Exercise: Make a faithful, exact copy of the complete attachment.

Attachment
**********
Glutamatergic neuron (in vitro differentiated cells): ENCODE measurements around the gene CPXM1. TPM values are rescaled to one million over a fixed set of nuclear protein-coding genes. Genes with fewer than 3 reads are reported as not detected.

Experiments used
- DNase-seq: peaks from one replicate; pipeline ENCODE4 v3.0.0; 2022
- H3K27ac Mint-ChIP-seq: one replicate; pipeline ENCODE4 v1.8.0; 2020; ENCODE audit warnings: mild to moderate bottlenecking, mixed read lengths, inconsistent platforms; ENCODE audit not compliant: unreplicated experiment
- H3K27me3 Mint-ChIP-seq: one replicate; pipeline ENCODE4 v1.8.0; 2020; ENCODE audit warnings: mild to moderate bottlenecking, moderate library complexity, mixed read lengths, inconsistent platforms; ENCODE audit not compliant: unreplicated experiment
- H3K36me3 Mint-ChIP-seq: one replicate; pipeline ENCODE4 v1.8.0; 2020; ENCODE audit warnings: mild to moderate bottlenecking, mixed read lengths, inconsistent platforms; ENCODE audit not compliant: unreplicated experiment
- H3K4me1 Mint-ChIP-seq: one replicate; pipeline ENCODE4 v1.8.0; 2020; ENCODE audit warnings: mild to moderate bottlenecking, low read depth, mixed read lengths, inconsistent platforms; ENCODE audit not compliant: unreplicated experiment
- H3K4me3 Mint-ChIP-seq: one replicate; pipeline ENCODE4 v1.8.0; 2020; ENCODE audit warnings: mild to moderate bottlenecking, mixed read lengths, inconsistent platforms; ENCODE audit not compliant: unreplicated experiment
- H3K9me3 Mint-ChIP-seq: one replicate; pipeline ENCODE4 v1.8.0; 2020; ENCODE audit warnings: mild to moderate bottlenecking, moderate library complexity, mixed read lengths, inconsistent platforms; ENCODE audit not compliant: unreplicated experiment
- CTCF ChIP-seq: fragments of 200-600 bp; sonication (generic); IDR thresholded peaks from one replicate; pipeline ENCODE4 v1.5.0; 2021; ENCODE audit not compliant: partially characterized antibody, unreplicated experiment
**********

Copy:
Glutamatergic neuron (in vitro differentiated cells): ENCODE measurements around the gene CPXM1. TPM values are rescaled to one million over a fixed set of nuclear protein-coding genes. Genes with fewer than 3 reads are reported as not detected.

Experiments used
- DNase-seq: peaks from one replicate; pipeline ENCODE4 v3.0.0; 2022
- H3K27ac Mint-ChIP-seq: one replicate; pipeline ENCODE4 v1.8.0; 2020; ENCODE audit warnings: mild to moderate bottlenecking, mixed read lengths, inconsistent platforms; ENCODE audit not compliant: unreplicated experiment
- H3K27me3 Mint-ChIP-seq: one replicate; pipeline ENCODE4 v1.8.0; 2020; ENCODE audit warnings: mild to moderate bottlenecking, moderate library complexity, mixed read lengths, inconsistent platforms; ENCODE audit not compliant: unreplicated experiment
- H3K36me3 Mint-ChIP-seq: one replicate; pipeline ENCODE4 v1.8.0; 2020; ENCODE audit warnings: mild to moderate bottlenecking, mixed read lengths, inconsistent platforms; ENCODE audit not compliant: unreplicated experiment
- H3K4me1 Mint-ChIP-seq: one replicate; pipeline ENCODE4 v1.8.0; 2020; ENCODE audit warnings: mild to moderate bottlenecking, low read depth, mixed read lengths, inconsistent platforms; ENCODE audit not compliant: unreplicated experiment
- H3K4me3 Mint-ChIP-seq: one replicate; pipeline ENCODE4 v1.8.0; 2020; ENCODE audit warnings: mild to moderate bottlenecking, mixed read lengths, inconsistent platforms; ENCODE audit not compliant: unreplicated experiment
- H3K9me3 Mint-ChIP-seq: one replicate; pipeline ENCODE4 v1.8.0; 2020; ENCODE audit warnings: mild to moderate bottlenecking, moderate library complexity, mixed read lengths, inconsistent platforms; ENCODE audit not compliant: unreplicated experiment
- CTCF ChIP-seq: fragments of 200-600 bp; sonication (generic); IDR thresholded peaks from one replicate; pipeline ENCODE4 v1.5.0; 2021; ENCODE audit not compliant: partially characterized antibody, unreplicated experiment